Woodbury — With the House of Representatives wrapping up a marathon week of public hearings on impeachment, Rep. Jahana Hayes faced some intense questioning of her own Friday from a group of eighth graders.
Hayes, D-5th District, a longtime history teacher in Waterbury and a former National Teacher of the Year before she was elected last year, spent her morning at Woodbury Middle School fielding questions about everything from handling stress to — you guessed it — impeachment.
When Hayes was asked if she has been part of the Democratic-led impeachment investigation of President Donald Trump’s conduct regarding Ukraine, she said her “teacher brain” kicked in when it became clear that the House would go forward with the impeachment process and she immediately tweeted.
But it wasn’t a tweet about her position on impeachment. It was to explain the impeachment process.
“On the other side of this, we all have to heal together.”
Rep. Jahana Hayes
“There were a lot of people — which floors me — who thought that by saying we’re moving toward impeachment, it meant a moving truck was going to pull up to the White House and remove the president,” Hayes said. “And this is not how it works. This is the first step in the information-gathering process and I was floored by how many people did not understand it.”
Hayes said she voted for the inquiry and public hearings because she thought that with all the speculation and questions about the president’s actions, those were reasonable steps. But she has been careful not to predict what will happen or even offer an opinion about the proceedings.
“I have been purposeful and intentional not to be summarizing or synthesizing what I see every day,” she said. “I say people can see for themselves. They can hear for themselves. They don’t need me to to tell them what they’re seeing to try to convince them to believe something else.”
No matter what happens, when it’s all over, Hayes said, “Our country will be in a very dark place … On the other side of this, we all have to heal together.”
But Hayes, who started her hour with the students with the observation that “it feels right to start my day in a school,” talked about far more than impeachment.
The work of a congresswoman is shrouded in mystery, she said, but it shouldn’t be.
“I think that if you pulled back the curtain and really saw how all of my work is contingent on the active participation of people in our communities, it wouldn’t seem that exciting or interesting or fascinating,” Hayes said. “And the other thing that you would realize is that it’s one of those things where everyone should have access to it.”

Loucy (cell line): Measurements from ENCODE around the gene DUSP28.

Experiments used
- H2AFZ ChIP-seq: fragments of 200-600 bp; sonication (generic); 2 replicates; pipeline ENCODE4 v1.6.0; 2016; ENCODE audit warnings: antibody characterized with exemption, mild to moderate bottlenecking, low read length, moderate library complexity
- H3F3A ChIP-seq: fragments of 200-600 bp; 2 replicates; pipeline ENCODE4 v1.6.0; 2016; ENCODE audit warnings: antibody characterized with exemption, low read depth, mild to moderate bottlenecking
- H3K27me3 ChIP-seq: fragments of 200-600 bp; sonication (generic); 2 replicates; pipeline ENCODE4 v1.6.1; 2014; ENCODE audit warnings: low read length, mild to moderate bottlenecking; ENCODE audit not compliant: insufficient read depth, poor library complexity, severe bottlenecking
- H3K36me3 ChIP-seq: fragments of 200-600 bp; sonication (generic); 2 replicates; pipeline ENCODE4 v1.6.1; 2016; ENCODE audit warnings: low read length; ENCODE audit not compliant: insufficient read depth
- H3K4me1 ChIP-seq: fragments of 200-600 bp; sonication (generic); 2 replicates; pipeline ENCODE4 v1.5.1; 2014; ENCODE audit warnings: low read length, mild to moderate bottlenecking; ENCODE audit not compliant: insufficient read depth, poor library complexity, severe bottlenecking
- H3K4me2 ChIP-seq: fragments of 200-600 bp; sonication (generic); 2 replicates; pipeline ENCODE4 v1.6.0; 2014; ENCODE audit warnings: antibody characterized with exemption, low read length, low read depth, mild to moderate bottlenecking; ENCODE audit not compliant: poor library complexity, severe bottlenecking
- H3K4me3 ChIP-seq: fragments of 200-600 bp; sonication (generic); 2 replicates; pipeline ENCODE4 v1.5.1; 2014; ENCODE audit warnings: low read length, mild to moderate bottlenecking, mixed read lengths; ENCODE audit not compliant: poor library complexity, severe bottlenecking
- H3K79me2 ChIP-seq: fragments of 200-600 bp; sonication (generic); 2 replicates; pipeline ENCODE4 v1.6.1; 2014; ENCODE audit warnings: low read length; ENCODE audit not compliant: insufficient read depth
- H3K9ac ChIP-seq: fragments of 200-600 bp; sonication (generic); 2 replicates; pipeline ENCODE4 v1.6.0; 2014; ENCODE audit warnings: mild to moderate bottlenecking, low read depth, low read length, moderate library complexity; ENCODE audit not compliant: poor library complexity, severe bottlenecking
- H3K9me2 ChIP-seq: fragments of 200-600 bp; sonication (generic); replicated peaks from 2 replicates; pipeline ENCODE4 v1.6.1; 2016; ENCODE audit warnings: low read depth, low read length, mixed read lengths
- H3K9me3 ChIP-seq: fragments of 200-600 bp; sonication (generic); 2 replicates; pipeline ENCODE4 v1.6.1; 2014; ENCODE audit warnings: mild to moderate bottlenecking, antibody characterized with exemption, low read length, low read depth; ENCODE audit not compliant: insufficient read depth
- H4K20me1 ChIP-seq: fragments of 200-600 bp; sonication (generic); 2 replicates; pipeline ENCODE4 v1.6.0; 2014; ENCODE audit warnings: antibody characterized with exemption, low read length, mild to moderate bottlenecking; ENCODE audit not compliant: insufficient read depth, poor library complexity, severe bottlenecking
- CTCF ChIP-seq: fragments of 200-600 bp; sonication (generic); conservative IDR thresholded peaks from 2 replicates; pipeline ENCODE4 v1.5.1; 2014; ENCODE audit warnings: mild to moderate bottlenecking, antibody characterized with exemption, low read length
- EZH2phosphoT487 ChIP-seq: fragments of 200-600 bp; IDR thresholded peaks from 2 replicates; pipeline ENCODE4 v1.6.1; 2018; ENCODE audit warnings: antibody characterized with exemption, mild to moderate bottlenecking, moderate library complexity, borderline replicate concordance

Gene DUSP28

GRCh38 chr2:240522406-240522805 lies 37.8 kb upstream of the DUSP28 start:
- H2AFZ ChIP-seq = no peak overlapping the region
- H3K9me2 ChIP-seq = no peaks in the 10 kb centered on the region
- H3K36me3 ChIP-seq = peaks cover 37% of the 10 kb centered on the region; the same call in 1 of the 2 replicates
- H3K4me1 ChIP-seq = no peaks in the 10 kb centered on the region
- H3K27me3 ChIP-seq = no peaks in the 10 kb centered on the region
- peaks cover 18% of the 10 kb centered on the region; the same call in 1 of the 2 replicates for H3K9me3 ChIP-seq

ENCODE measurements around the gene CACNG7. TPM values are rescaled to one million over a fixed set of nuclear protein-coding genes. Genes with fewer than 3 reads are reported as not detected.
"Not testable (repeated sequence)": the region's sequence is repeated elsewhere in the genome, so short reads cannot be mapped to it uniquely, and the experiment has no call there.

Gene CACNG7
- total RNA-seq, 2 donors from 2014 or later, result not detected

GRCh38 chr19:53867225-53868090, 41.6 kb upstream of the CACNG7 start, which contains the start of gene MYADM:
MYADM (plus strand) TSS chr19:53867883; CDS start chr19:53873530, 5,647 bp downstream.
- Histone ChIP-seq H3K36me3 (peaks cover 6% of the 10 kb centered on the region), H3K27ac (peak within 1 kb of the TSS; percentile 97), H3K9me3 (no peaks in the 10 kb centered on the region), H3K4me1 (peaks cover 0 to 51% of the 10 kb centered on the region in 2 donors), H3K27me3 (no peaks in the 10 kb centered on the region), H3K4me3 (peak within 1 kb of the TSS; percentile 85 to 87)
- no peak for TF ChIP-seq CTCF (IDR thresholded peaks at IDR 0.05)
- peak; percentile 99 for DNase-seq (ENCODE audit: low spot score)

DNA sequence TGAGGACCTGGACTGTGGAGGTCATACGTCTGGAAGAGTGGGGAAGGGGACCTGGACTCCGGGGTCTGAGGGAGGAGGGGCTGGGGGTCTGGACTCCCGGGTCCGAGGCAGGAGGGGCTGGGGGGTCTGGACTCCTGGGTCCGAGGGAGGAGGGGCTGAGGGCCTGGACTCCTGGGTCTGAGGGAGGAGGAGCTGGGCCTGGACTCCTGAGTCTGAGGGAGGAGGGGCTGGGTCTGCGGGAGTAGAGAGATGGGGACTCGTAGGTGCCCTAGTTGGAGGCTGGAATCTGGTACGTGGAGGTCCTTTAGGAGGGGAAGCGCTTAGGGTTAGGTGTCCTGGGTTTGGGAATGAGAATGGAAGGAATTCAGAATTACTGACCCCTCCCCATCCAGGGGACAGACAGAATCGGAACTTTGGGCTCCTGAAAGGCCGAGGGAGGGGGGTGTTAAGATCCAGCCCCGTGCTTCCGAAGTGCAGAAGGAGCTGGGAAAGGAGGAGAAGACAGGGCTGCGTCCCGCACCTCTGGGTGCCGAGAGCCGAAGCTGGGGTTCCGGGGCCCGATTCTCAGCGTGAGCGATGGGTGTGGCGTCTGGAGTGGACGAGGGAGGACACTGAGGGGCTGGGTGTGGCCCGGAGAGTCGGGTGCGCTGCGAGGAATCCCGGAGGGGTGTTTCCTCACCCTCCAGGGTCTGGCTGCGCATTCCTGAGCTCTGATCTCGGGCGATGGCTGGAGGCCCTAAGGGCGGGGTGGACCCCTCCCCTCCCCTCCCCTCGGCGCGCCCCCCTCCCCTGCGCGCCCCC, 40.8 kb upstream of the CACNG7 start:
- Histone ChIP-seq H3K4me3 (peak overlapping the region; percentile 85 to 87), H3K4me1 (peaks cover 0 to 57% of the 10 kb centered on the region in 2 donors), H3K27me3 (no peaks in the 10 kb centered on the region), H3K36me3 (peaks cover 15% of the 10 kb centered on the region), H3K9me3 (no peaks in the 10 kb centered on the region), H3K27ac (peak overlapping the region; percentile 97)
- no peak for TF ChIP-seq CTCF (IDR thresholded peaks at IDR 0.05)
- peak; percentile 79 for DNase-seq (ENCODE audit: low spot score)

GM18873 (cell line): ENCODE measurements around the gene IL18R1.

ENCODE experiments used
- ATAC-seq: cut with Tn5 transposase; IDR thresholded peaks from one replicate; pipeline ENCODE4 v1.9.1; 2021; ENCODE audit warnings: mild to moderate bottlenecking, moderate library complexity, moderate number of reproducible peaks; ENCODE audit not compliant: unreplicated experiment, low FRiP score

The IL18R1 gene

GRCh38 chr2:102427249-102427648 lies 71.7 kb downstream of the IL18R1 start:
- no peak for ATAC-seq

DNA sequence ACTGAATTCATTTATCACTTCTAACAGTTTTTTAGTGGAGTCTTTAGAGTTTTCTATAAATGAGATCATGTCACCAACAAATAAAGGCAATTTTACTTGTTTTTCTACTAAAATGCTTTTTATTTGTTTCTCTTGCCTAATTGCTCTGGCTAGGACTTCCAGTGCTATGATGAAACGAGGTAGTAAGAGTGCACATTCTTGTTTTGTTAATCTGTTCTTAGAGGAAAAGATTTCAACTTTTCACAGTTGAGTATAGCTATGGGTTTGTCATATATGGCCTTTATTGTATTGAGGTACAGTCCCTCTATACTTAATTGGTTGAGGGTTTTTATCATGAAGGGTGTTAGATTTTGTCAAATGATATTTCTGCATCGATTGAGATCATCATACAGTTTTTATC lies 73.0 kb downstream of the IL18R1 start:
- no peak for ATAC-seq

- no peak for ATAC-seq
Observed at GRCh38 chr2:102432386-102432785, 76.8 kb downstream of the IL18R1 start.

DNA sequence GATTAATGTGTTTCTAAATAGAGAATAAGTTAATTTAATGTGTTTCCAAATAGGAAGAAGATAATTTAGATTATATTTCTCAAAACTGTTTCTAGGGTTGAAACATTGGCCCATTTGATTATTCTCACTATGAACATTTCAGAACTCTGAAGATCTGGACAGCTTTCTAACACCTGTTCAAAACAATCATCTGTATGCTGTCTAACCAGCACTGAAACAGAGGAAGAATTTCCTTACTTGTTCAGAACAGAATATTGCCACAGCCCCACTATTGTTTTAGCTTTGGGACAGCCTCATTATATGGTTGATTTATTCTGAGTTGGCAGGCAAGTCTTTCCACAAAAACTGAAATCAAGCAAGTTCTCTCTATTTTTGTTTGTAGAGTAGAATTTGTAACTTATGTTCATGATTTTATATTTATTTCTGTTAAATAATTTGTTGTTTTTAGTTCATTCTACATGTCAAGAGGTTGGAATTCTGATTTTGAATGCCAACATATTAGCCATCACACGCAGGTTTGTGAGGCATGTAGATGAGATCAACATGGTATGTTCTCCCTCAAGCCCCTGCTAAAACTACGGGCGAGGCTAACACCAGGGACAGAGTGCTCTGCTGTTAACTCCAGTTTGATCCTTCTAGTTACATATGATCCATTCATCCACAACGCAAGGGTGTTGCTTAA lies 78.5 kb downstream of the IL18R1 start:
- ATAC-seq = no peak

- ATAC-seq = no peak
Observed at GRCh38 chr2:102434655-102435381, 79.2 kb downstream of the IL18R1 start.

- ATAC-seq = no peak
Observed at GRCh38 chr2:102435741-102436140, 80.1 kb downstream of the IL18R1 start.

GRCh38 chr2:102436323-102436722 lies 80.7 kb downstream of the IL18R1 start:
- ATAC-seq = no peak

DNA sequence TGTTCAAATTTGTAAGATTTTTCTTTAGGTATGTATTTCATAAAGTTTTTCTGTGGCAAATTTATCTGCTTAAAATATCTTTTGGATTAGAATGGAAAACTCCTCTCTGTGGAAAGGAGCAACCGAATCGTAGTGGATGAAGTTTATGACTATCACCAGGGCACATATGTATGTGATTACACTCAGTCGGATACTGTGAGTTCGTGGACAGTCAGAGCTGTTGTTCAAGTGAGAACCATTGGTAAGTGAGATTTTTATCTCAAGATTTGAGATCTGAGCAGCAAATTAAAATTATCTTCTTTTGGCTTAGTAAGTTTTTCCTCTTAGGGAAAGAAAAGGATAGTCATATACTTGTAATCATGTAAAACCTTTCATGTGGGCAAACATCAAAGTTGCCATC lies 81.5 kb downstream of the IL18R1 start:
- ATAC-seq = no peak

The most frustrating aspect of her job, she said, is the partisanship.
“In D.C., it’s very different than here,” Hayes said. “In D.C., everything is defined by the letter after your name. Either you are a Republican or a Democrat and people are surprised when they see that you are friends with a Republican or you are having lunch with a group of Republicans.
“Congress doesn’t change you, it reveals who you are.”
Rep. Jahana Hayes
“So for me that is frustrating, this idea that you don’t first see people, and it doesn’t have to be like that. I hope we can get better in that area.”
Student Tyler Timko asked Hayes how she handles the stress of the job. “You have things going on with the president, things going on with the country … and impeachment,” Tyler said. “How do you have any time?”
“You have to have some type of self-preservation,” Hayes answered. “I go to church every Sunday, no matter where I am, no matter what I’m doing. I don’t schedule anything around church and for me, that’s what keeps me grounded.”
“Congress doesn’t change you, it reveals who you are,” she added. “I went to Congress because I truly believed that I could have an impact on outcomes in my community. I truly believe that people helped me and I want to help somebody else.”
Another student asked if she had inspired her own family, to which Hayes gave a yes and no answer because of the difficulty of juggling family life as a member of Congress.
Three of her four children are older and out of the house, Hayes said, but she has an 11-year-old son who thought it was all “super cool on election night … but now when I’m taking meetings and he’s sitting there, he’s like, ‘How much longer for this Congress stuff?’ ”
Congress, she said, was not made for someone “who has small children.”
“We FaceTime and do homework now. I’m flying back and forth, I’m trying to bring him to DC,” she said. “My husband has a lot more on his plate. [The job of a congressman] really is not made for the average person and I think that’s a problem.”
She said there’s a committee studying how to modernize Congress so that more people can consider running for office.
At the close of the discussion, students lined up to talk for a moment with Hayes or get a photo taken with her.
One of those students, Sage Samuelson, who was was trembling with excitement as she spoke, told Hayes she’d like to be a lawyer some day and, maybe, the first woman president.
“You know what, you don’t even think about being the first,” Hayes told Sage. “I didn’t even realize that I would be the first African American woman [to join Congress from Connecticut] until I read it in the newspaper and I was like, ‘Hey, I never thought about that,’ but then there’s this added level of pressure.
“But then you realize that if this works, no one else will ever have to try to kick that door open again,” she said. For others who follow, Hayes said, “It gets that much easier.”